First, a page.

Research team - University of Edinburgh staff

Bryne Ngwenya

University of Edinburgh

Bryne Ngwenya is currently a Professor of Microbial Geochemistry at The University of Edinburgh. He has a BSc in Geochemistry from the University of Reading (1987), which was followed by a PhD on the Magmatic and Post-Magmatic Geochemistry of Phosphorus and REEs in Carbonatites (1992). Following 6 years as a postdoctoral associate at the University of Edinburgh, he was appointed to a lectureship in 1996. His research focuses on microbial geochemistry, with an interest in critical metal geochemistry, including REE and lithium mobility during weathering and interactions with microbes.

Dr Ian Butler

University of Edinburgh

Ian Butler is Senior Research Fellow in Experimental Geoscience at the University of Edinburgh where he manages the Experimental Geoscience Facility. He gained his degree in geochemistry (University of Reading) and his PhD in metal sulfide geochemistry (University of Wales, Cardiff). His expertise covers experimental investigations of chemical and physical processes ranging from geochemical kinetics and mechanism, to stable isotope fractionation, mineralisation, rock-physics and coupled chemical and mechanical processes. His interest in the design and construction of novel research equipment has led to the development of instruments ranging from chemostatic reactors to an x-ray computed microtomography instrument for experimental investigations.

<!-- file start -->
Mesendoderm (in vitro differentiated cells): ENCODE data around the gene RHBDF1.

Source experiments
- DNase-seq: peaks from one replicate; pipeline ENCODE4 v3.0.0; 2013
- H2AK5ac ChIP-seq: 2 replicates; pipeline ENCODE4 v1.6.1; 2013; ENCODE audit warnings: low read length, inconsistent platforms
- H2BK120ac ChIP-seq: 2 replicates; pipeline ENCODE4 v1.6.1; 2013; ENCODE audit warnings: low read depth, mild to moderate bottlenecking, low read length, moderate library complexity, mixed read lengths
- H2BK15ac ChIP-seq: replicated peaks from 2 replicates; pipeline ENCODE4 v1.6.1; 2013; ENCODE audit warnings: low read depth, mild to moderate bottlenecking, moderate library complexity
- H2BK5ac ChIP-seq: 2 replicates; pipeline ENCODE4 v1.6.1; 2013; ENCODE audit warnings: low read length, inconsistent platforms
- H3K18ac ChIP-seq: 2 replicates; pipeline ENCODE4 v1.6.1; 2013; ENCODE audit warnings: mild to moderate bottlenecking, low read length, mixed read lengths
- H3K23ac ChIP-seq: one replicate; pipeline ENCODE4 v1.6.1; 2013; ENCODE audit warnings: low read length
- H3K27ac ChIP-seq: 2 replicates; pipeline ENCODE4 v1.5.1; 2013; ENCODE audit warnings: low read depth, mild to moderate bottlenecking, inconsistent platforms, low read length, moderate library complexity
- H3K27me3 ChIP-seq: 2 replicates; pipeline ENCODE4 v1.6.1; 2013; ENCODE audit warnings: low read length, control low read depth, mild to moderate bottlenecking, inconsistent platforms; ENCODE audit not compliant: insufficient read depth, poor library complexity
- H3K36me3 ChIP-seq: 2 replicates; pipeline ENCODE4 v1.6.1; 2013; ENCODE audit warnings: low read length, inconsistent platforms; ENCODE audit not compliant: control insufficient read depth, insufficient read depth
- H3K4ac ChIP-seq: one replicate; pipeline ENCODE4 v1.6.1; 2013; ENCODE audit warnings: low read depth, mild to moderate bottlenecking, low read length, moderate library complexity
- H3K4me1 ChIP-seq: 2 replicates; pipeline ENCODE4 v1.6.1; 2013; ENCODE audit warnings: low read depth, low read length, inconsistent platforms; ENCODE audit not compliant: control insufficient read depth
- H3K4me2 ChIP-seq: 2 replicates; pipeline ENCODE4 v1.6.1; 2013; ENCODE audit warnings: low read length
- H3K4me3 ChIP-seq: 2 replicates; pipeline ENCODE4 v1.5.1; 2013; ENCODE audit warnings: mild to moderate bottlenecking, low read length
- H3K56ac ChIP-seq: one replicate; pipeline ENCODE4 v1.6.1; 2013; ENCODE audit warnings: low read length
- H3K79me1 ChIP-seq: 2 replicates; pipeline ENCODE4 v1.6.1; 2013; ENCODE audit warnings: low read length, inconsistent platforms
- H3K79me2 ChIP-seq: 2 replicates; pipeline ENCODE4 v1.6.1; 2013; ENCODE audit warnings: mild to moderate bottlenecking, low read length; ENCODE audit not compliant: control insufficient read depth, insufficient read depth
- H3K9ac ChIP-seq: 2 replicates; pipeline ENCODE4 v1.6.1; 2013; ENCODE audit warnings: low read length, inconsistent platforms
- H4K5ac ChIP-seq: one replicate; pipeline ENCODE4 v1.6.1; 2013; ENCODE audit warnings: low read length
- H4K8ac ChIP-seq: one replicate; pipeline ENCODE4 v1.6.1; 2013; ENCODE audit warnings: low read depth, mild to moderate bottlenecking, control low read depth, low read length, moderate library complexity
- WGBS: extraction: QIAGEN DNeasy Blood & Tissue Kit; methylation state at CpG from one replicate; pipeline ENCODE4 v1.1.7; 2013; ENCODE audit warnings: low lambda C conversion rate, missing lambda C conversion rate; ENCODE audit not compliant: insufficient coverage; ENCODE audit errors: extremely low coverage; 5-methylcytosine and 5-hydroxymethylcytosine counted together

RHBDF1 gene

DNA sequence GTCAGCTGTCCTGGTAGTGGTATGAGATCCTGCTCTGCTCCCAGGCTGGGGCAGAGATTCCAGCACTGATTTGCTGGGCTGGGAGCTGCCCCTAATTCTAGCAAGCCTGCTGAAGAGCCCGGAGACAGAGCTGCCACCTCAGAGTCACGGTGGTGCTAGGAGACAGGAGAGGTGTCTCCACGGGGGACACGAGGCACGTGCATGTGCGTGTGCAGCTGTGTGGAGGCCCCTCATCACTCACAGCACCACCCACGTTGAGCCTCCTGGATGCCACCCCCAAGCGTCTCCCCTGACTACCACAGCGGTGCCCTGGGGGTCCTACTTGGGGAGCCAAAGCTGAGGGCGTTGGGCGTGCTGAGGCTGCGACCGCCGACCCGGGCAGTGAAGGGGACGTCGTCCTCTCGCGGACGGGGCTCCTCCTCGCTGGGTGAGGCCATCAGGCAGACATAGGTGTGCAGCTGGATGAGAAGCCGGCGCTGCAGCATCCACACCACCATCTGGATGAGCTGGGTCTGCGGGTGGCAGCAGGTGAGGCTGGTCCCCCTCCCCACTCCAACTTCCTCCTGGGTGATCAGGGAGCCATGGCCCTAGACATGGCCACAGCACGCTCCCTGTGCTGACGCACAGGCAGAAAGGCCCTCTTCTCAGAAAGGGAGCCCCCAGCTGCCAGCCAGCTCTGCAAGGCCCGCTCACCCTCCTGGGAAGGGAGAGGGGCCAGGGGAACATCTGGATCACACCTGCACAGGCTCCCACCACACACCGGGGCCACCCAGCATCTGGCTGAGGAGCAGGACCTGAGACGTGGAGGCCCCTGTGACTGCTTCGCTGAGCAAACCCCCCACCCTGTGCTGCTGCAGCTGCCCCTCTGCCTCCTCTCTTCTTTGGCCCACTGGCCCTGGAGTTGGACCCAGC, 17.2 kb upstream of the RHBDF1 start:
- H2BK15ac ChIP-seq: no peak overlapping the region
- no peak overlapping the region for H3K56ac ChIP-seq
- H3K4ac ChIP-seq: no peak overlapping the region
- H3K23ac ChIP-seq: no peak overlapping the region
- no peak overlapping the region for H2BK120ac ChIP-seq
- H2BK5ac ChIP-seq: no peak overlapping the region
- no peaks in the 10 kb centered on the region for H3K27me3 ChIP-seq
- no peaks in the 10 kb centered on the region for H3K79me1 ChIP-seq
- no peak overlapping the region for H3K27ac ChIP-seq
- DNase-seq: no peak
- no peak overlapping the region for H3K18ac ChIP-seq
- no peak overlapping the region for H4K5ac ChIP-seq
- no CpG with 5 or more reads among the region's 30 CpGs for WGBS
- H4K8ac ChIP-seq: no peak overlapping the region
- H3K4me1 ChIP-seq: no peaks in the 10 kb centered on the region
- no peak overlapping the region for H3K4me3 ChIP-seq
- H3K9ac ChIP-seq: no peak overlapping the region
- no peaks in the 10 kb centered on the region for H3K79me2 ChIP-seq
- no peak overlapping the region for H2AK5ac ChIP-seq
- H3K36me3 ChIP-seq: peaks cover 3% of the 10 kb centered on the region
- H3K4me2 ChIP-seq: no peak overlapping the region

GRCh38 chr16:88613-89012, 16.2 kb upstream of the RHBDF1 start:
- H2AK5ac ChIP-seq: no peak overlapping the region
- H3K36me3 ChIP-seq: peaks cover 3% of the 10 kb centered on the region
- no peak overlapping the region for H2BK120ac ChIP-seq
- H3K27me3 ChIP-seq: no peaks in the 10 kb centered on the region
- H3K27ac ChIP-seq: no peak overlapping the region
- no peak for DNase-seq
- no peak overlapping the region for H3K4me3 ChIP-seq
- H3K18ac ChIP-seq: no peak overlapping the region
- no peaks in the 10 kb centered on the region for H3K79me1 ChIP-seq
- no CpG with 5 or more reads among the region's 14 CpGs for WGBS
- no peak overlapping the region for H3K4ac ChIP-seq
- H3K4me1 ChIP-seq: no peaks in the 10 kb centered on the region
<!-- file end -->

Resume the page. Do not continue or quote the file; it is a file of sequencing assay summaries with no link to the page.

Professor Raja Ganeshram

University of Edinburgh

Broadly, my research interests are in applying isotope geochemistry to problems in Geoscience. My research has tackled various aspects of carbon, nutrients and other elemental cycles in the ocean, coastal and riverine systems and I have developed and applied new geochemical tools. Previously, my research has elucidated barite formation in sea water and apatite formation in marine sediments. In the LIFT project, I will be combining Li isotope measurements with laboratory experiments and field sampling to understand variously, Li release during rock dissolution and weathering, Li cycling during transport and processes that govern Li enrichment in brine systems.